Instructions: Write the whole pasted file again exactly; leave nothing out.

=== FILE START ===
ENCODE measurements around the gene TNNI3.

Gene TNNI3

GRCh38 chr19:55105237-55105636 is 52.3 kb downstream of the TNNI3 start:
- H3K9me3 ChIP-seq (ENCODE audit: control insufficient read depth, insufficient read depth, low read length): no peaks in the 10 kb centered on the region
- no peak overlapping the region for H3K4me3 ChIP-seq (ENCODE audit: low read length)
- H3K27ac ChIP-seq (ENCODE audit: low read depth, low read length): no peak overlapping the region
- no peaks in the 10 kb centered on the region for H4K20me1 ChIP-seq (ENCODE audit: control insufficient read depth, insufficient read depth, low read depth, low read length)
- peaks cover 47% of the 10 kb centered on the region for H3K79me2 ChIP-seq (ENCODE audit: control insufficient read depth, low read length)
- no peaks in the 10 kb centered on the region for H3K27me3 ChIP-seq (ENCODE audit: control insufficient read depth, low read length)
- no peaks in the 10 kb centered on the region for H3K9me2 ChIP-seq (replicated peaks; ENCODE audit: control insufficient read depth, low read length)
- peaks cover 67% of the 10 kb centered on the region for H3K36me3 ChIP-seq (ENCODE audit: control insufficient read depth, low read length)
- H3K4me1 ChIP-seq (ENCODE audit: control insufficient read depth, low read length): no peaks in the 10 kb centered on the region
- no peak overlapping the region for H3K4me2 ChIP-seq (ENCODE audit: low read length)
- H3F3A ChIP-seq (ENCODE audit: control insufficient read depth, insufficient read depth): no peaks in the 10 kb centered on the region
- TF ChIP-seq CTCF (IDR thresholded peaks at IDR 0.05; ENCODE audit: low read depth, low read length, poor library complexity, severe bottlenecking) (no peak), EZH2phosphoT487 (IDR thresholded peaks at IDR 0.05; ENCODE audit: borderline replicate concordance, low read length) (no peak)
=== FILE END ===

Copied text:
ENCODE measurements around the gene TNNI3.

Gene TNNI3

GRCh38 chr19:55105237-55105636 is 52.3 kb downstream of the TNNI3 start:
- H3K9me3 ChIP-seq (ENCODE audit: control insufficient read depth, insufficient read depth, low read length): no peaks in the 10 kb centered on the region
- no peak overlapping the region for H3K4me3 ChIP-seq (ENCODE audit: low read length)
- H3K27ac ChIP-seq (ENCODE audit: low read depth, low read length): no peak overlapping the region
- no peaks in the 10 kb centered on the region for H4K20me1 ChIP-seq (ENCODE audit: control insufficient read depth, insufficient read depth, low read depth, low read length)
- peaks cover 47% of the 10 kb centered on the region for H3K79me2 ChIP-seq (ENCODE audit: control insufficient read depth, low read length)
- no peaks in the 10 kb centered on the region for H3K27me3 ChIP-seq (ENCODE audit: control insufficient read depth, low read length)
- no peaks in the 10 kb centered on the region for H3K9me2 ChIP-seq (replicated peaks; ENCODE audit: control insufficient read depth, low read length)
- peaks cover 67% of the 10 kb centered on the region for H3K36me3 ChIP-seq (ENCODE audit: control insufficient read depth, low read length)
- H3K4me1 ChIP-seq (ENCODE audit: control insufficient read depth, low read length): no peaks in the 10 kb centered on the region
- no peak overlapping the region for H3K4me2 ChIP-seq (ENCODE audit: low read length)
- H3F3A ChIP-seq (ENCODE audit: control insufficient read depth, insufficient read depth): no peaks in the 10 kb centered on the region
- TF ChIP-seq CTCF (IDR thresholded peaks at IDR 0.05; ENCODE audit: low read depth, low read length, poor library complexity, severe bottlenecking) (no peak), EZH2phosphoT487 (IDR thresholded peaks at IDR 0.05; ENCODE audit: borderline replicate concordance, low read length) (no peak)